AdventHealth for Children provides a full range of specialized care for these conditions, including the more commonly occurring cleft palate and plagiocephaly as well as more serious deformities such as craniosynostosis, a premature fusion of the cranial bones.
Incidence of positional plagiocephaly, where there is asymmetric flattening of the posterior skull, ear position and forehead, has been on the rise since the “Back-to-Sleep Campaign” to prevent Sudden Infant Death Syndrome (SIDS) launched in 1994. As long as it is detected early, this condition can typically be treated without surgery, using physical therapy or a head orthosis.
However, plagiocephaly must be differentiated from craniosynostosis, a more severe condition that can lead to increased intracranial and intraocular pressure on rapidly developing brains, and requires surgery in the first few months of life. A thorough examination is necessary to confirm or rule out this diagnosis. Craniosynostosis can be isolated or part of a complex syndrome.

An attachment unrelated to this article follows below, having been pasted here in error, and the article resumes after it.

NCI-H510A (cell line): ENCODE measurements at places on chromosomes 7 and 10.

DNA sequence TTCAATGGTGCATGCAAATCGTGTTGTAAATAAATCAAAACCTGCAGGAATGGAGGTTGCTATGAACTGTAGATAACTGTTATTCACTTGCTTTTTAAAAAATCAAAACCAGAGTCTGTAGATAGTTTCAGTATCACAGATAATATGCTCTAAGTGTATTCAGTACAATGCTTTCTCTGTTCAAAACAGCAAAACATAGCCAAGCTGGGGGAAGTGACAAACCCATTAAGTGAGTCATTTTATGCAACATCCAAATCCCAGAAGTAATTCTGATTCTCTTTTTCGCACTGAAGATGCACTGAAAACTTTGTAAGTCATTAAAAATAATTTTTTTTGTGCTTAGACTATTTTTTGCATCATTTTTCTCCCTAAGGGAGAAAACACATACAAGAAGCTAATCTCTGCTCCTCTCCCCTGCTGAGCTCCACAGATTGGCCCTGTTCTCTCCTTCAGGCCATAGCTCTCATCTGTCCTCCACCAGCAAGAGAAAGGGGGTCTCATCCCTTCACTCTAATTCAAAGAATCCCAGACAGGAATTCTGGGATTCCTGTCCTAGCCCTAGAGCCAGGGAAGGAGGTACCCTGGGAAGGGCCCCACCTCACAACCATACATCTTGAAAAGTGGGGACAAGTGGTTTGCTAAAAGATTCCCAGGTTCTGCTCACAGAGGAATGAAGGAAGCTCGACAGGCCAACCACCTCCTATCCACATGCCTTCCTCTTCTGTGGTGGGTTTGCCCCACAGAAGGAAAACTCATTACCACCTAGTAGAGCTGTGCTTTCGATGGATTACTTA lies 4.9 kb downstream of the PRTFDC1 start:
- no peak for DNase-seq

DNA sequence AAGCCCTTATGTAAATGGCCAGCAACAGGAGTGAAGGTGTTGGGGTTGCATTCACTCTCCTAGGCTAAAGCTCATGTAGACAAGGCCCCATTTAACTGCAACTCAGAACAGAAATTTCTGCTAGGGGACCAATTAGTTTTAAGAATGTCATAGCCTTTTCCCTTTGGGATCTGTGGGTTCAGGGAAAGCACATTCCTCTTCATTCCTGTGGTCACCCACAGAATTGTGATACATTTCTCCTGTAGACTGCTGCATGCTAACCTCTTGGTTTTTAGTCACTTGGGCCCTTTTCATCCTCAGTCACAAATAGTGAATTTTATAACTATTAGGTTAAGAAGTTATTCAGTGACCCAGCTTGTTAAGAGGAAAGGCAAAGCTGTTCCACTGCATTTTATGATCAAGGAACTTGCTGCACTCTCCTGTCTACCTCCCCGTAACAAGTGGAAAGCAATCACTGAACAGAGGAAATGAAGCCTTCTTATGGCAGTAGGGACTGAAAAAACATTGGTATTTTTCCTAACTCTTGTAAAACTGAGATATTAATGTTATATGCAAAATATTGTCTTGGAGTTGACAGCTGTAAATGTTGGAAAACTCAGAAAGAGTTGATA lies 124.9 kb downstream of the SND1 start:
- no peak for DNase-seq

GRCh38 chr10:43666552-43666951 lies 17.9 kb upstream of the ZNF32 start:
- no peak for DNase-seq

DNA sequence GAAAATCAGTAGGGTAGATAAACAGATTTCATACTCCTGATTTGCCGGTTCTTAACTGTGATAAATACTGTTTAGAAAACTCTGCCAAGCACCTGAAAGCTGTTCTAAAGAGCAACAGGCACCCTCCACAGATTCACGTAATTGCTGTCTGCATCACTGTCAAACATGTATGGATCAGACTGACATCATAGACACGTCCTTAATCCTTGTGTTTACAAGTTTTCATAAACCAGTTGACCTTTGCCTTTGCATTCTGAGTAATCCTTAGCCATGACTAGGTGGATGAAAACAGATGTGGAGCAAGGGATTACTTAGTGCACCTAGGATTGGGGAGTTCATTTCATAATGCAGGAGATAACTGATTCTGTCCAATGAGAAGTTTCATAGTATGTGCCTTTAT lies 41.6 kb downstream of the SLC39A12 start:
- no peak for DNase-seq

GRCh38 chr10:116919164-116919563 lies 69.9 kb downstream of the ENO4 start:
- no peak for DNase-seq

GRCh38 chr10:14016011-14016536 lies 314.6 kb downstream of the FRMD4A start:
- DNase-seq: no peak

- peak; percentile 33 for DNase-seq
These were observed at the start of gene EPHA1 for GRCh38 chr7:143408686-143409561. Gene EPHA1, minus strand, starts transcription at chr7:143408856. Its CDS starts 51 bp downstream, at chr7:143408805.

Our Craniofacial Disorder Clinic takes a multidisciplinary approach to caring for children with positional plagiocephaly and craniosynostosis, as well as cleft lip, cleft palate, vascular malformations, and other, less common abnormalities. Our team, comprised of a fellowship-trained craniofacial plastic surgeon, pediatric neurosurgeon and pediatric neuropsychologists, takes a customized approach to treating each patient — focusing on the latest evidence, innovative minimally invasive techniques, neurocognitive outcomes and virtual surgical planning. We work closely with families to present all options, helping them to make informed decisions about the care for their child.